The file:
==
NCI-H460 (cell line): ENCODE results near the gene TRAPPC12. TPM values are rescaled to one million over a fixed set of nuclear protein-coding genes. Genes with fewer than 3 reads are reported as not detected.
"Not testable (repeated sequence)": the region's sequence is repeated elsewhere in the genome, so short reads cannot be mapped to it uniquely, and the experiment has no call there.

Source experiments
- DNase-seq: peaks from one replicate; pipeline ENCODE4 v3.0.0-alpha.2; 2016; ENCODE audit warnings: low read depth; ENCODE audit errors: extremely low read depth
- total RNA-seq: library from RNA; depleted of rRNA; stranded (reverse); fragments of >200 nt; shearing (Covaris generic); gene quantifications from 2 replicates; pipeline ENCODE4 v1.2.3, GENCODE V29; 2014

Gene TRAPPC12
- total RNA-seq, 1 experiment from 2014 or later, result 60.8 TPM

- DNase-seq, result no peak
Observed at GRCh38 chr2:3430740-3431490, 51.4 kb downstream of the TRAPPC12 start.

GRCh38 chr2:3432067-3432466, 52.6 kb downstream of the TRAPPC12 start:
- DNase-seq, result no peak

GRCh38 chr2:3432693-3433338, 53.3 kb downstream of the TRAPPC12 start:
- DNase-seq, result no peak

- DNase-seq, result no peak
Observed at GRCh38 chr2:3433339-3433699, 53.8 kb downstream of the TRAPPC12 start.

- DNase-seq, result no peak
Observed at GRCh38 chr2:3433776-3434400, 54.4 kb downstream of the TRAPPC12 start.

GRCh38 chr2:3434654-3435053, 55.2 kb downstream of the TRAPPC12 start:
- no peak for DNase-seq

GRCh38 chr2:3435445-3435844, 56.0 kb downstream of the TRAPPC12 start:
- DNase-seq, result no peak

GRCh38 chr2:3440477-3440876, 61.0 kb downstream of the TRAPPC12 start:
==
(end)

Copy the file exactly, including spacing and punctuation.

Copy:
NCI-H460 (cell line): ENCODE results near the gene TRAPPC12. TPM values are rescaled to one million over a fixed set of nuclear protein-coding genes. Genes with fewer than 3 reads are reported as not detected.
"Not testable (repeated sequence)": the region's sequence is repeated elsewhere in the genome, so short reads cannot be mapped to it uniquely, and the experiment has no call there.

Source experiments
- DNase-seq: peaks from one replicate; pipeline ENCODE4 v3.0.0-alpha.2; 2016; ENCODE audit warnings: low read depth; ENCODE audit errors: extremely low read depth
- total RNA-seq: library from RNA; depleted of rRNA; stranded (reverse); fragments of >200 nt; shearing (Covaris generic); gene quantifications from 2 replicates; pipeline ENCODE4 v1.2.3, GENCODE V29; 2014

Gene TRAPPC12
- total RNA-seq, 1 experiment from 2014 or later, result 60.8 TPM

- DNase-seq, result no peak
Observed at GRCh38 chr2:3430740-3431490, 51.4 kb downstream of the TRAPPC12 start.

GRCh38 chr2:3432067-3432466, 52.6 kb downstream of the TRAPPC12 start:
- DNase-seq, result no peak

GRCh38 chr2:3432693-3433338, 53.3 kb downstream of the TRAPPC12 start:
- DNase-seq, result no peak

- DNase-seq, result no peak
Observed at GRCh38 chr2:3433339-3433699, 53.8 kb downstream of the TRAPPC12 start.

- DNase-seq, result no peak
Observed at GRCh38 chr2:3433776-3434400, 54.4 kb downstream of the TRAPPC12 start.

GRCh38 chr2:3434654-3435053, 55.2 kb downstream of the TRAPPC12 start:
- no peak for DNase-seq

GRCh38 chr2:3435445-3435844, 56.0 kb downstream of the TRAPPC12 start:
- DNase-seq, result no peak

GRCh38 chr2:3440477-3440876, 61.0 kb downstream of the TRAPPC12 start: